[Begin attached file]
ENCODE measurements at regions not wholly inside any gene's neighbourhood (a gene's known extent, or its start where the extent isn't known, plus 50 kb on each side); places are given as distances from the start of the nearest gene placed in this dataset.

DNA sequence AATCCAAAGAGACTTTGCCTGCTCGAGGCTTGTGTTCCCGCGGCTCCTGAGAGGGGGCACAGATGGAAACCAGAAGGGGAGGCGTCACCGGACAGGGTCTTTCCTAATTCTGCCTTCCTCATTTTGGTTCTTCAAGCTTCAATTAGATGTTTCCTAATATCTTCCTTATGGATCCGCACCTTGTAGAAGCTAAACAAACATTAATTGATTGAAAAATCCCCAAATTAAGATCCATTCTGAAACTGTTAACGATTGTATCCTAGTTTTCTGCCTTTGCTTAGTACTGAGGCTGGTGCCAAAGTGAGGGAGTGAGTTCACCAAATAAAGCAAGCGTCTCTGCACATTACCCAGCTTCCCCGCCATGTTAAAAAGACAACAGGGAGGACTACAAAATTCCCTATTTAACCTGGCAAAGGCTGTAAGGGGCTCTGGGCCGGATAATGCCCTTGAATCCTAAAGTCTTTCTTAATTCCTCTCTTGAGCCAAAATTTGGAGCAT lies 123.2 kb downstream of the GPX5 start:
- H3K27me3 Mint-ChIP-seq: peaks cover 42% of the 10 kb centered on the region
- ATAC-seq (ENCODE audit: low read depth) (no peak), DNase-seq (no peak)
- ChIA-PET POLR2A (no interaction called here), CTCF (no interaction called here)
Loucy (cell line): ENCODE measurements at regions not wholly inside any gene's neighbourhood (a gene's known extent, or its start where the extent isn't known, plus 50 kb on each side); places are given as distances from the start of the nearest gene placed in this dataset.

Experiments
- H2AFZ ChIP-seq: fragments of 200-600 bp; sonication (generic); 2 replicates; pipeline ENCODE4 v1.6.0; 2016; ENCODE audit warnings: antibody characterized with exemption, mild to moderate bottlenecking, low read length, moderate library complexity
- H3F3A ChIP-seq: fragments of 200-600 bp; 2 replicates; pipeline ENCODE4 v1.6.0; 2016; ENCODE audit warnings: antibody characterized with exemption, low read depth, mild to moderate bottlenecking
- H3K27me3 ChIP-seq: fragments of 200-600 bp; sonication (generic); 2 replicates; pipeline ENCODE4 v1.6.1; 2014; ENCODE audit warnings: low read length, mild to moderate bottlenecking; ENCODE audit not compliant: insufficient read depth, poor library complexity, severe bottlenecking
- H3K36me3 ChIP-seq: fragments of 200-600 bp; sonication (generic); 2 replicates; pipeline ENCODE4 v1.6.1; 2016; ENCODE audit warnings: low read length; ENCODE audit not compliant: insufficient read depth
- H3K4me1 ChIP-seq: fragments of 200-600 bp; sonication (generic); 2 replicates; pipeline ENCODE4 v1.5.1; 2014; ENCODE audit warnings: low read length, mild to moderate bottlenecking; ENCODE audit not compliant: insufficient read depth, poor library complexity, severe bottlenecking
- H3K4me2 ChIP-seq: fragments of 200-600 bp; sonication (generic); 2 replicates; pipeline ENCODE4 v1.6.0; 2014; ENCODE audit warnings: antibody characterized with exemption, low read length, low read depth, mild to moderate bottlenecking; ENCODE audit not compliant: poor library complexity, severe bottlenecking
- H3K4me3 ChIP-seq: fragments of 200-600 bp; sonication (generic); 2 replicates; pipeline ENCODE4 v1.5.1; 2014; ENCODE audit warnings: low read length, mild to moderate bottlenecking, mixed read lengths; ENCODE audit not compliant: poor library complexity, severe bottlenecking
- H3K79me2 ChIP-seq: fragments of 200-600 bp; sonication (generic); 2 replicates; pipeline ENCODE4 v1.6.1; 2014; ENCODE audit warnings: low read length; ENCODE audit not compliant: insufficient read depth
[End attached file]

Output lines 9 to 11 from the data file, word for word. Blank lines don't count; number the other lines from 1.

- H3F3A ChIP-seq: fragments of 200-600 bp; 2 replicates; pipeline ENCODE4 v1.6.0; 2016; ENCODE audit warnings: antibody characterized with exemption, low read depth, mild to moderate bottlenecking
- H3K27me3 ChIP-seq: fragments of 200-600 bp; sonication (generic); 2 replicates; pipeline ENCODE4 v1.6.1; 2014; ENCODE audit warnings: low read length, mild to moderate bottlenecking; ENCODE audit not compliant: insufficient read depth, poor library complexity, severe bottlenecking
- H3K36me3 ChIP-seq: fragments of 200-600 bp; sonication (generic); 2 replicates; pipeline ENCODE4 v1.6.1; 2016; ENCODE audit warnings: low read length; ENCODE audit not compliant: insufficient read depth